Inter-Ministerial Order permits Venezuelans to apply for permanent residency
Fila de venezuelanos diante da Superintendência da Polícia Federal de Boa Vista em tentativa de regularizar a situação migratória no Brasil. (Foto: Leonardo Medeiros/Conectas)
Immigrants from bordering countries who are in Brazil may now apply for permanent residency, according to Inter-Ministerial Order No. 9 published on March 15 in the Federal Gazette. The measure is comprehensive and could directly benefit Venezuelans who decide to request temporary residency.
The Order replaces Resolution 126 that was approved in 2017 by the National Immigration Council (CNIg) and that expired earlier this month. Some of the conditions that prevented many Venezuelans, particularly indigenous peoples, from meeting the requirements of the previous CNIg Resolution have been eliminated by the new Order.
As a result of the changes, immigrants can now apply for permanent residency three months before their temporary residency expires. The Order also relaxes the identification requirements for indigenous peoples who, because of their vulnerable situation, may now present the identity document from their country of origin, together with a declaration of filiation.
“One of the difficulties reported by Venezuelan refugees who come to Brazil with the intention of applying for residency here is that they don’t have a document from their country that informs their filiation. This information is not included on Venezuelan identity cards and, because the crisis has also affected the country’s bureaucratic services, obtaining such a declaration from the authorities is a lengthy and tiring process for anyone in a hurry to leave the country,” explained Camila Asano, coordinator of programs at Conectas.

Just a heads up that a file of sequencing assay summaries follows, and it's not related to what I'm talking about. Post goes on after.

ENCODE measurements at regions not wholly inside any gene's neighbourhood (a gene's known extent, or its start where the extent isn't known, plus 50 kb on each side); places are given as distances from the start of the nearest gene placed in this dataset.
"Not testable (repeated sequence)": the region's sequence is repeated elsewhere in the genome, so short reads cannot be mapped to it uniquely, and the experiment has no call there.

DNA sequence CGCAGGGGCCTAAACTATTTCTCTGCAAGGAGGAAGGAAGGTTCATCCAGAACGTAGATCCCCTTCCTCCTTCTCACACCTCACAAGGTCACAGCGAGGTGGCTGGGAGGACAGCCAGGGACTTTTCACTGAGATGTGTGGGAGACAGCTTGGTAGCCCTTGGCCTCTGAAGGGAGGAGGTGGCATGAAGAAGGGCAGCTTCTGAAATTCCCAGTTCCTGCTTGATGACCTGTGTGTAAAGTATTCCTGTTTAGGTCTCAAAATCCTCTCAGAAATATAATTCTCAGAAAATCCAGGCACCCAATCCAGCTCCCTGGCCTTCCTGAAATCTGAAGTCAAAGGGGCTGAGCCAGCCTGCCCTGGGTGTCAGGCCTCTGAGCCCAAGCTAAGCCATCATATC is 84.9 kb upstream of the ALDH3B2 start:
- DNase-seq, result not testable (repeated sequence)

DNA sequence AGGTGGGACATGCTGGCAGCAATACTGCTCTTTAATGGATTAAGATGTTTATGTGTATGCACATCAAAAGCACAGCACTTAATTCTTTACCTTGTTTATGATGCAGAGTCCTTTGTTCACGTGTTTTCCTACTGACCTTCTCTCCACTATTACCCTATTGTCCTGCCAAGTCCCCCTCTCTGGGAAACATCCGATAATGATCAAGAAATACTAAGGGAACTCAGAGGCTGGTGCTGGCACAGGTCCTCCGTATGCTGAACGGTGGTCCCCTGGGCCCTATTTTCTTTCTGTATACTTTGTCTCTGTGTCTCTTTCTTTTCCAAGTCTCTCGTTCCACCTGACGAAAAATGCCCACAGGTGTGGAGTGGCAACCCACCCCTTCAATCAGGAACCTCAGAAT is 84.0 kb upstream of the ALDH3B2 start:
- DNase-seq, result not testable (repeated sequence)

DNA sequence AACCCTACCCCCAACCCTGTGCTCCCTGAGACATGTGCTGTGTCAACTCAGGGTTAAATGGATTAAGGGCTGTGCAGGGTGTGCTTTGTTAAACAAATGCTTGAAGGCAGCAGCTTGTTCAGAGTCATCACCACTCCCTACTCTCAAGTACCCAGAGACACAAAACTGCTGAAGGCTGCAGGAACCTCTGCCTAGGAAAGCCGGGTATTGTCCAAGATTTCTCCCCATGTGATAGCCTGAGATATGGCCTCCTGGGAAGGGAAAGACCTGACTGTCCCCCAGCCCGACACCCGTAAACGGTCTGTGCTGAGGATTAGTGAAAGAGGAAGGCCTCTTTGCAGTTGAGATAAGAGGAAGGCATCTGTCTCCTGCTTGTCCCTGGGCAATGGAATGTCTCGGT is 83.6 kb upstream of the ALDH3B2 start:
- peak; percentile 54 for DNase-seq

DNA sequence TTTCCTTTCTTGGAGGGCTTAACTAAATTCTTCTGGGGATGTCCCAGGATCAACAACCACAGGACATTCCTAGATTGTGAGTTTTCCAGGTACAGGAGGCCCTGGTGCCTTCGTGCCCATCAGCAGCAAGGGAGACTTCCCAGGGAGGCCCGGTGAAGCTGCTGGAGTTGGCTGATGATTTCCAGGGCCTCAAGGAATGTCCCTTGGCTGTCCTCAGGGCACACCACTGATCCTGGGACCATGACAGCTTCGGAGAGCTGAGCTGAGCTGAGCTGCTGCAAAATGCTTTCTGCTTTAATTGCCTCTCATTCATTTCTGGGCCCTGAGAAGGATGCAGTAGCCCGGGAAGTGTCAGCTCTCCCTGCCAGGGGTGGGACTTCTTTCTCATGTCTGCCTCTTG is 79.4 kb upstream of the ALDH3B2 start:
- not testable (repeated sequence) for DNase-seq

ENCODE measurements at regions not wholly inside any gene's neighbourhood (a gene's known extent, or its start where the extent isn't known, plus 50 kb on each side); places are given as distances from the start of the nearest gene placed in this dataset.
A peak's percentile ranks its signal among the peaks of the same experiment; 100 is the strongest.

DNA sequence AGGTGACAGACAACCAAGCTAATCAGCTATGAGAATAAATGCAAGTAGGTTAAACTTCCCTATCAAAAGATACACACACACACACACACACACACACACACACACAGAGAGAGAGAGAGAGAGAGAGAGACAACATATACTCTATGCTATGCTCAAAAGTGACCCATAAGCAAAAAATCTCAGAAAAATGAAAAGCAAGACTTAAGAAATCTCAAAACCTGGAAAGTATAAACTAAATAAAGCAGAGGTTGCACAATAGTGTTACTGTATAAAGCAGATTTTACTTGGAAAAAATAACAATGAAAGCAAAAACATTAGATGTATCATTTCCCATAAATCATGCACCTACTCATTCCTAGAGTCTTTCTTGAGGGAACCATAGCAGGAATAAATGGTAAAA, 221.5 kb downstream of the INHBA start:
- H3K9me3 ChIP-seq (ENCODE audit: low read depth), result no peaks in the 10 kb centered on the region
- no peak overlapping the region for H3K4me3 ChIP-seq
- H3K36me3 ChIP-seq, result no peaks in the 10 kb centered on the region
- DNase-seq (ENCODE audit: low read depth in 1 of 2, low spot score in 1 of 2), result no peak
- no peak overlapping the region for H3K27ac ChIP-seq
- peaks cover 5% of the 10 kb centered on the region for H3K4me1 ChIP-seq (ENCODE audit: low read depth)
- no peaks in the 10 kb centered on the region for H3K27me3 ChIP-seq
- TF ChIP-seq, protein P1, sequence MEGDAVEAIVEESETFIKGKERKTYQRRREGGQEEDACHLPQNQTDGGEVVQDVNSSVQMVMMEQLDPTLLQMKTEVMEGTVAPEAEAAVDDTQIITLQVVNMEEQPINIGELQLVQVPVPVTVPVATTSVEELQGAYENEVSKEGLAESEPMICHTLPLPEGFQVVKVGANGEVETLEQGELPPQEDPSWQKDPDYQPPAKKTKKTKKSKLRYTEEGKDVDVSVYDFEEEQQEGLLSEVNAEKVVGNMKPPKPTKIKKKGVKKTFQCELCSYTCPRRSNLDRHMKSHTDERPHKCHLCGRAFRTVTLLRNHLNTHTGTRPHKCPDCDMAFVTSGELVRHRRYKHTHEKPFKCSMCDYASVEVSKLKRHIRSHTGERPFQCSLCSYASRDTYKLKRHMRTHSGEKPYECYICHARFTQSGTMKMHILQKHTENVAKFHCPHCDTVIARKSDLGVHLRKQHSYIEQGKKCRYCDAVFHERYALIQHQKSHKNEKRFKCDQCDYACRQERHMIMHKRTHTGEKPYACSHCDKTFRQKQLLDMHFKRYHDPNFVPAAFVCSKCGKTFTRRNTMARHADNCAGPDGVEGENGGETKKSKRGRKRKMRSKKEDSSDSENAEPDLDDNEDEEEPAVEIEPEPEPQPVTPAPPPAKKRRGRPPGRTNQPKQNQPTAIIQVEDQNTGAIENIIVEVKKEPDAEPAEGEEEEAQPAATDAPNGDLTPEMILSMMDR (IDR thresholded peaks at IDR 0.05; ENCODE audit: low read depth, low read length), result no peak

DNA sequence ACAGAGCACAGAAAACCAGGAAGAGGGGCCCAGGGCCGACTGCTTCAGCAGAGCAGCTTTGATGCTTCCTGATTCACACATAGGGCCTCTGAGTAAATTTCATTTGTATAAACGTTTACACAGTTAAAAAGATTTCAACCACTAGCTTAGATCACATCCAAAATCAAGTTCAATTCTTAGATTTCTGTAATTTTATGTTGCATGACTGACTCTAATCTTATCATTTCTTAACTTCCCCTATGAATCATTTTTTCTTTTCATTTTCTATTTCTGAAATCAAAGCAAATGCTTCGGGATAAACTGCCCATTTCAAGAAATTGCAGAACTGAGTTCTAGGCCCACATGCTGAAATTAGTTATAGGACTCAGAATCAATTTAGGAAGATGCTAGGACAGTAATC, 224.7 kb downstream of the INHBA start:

Permanent residency will be granted to those who do not have a criminal record in Brazil and can demonstrate that they can support themselves. The Order, which came into effect yesterday, was signed by the ministers of Labor, Justice, Foreign Relations and Public Security.
“Brazil has fulfilled its obligation to establish an immigration procedure for people seeking authorization for residency. However, the new Immigration Law is now in effect and this legislation permits residency for reasons of humanitarian asylum, a condition that has been acknowledged for Venezuelans. Presidential Decree No. 9285/2018 recognizes that Venezuelan immigration to Brazil has been caused by a ‘humanitarian crisis’. There is a clear contradiction here that needs to be justified by the Temer government,” criticized Asano.